The importance of concentrating
A fundamental aspect of training is doing the exercises with great concentration.
« You have to be there for that minute and a half of the exercises, not thinking about what you have to do that day, » said Portillo Mazal.
Chrissi Kelly also recommends to evoke memories.
Courtesy Virginia MataVirginia Mata: « There are things you just take for granted until you no longer have them, like the scent of your favorite perfume or a pizza just delivered by a delivery man. »
« When you open your bottle with lemon oil, even if you don’t smell anything, close your eyes and remember all the details of when you smelled or ate a lemon. »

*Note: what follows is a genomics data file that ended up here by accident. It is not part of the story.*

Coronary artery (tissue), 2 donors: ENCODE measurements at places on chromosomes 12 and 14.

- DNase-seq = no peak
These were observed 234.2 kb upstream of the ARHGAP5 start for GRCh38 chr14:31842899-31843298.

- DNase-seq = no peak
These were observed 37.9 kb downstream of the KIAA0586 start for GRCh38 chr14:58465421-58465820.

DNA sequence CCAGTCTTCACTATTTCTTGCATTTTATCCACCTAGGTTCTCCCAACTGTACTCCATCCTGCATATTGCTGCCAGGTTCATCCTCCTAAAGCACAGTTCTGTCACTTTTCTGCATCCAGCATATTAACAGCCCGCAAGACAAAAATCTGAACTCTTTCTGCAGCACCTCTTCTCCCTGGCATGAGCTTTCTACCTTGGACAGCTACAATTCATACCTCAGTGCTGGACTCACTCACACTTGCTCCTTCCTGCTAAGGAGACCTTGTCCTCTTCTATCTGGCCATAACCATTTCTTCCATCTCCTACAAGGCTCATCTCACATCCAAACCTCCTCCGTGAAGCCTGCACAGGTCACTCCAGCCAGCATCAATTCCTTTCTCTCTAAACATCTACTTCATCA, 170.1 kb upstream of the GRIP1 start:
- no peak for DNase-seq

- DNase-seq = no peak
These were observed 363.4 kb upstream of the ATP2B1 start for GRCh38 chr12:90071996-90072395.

« AND you must be attentive to any olfactory message you perceive, even if it is not expected ”.
Even when she is not concentrating on her exercises, Virginia Mata often tries to « evoke a moment, some feeling. »
« For example, whenever it is raining I try to remember the smell of wet earth that immediately makes me remember those chaotic days of rain and traffic in Mexico City ”.
What are the results
« In general, about 60% of people who lose their sense of smell recover to some degree, » Thomas Hummel told BBC Mundo.
“And what our studies show convincingly is that with olfactory training the recovery rate doubles. That is to say, people recover more quickly and completely« .
In some cases « recovering » does not mean smelling exactly the same as before.
« Sometimes it’s like you’re in a strange country, there are smells that are like a new reality, » Kelly said.
Zara Patel, a professor of otolaryngology and skull base surgery at Stanford University in the United States, also investigated how effective smell therapy is.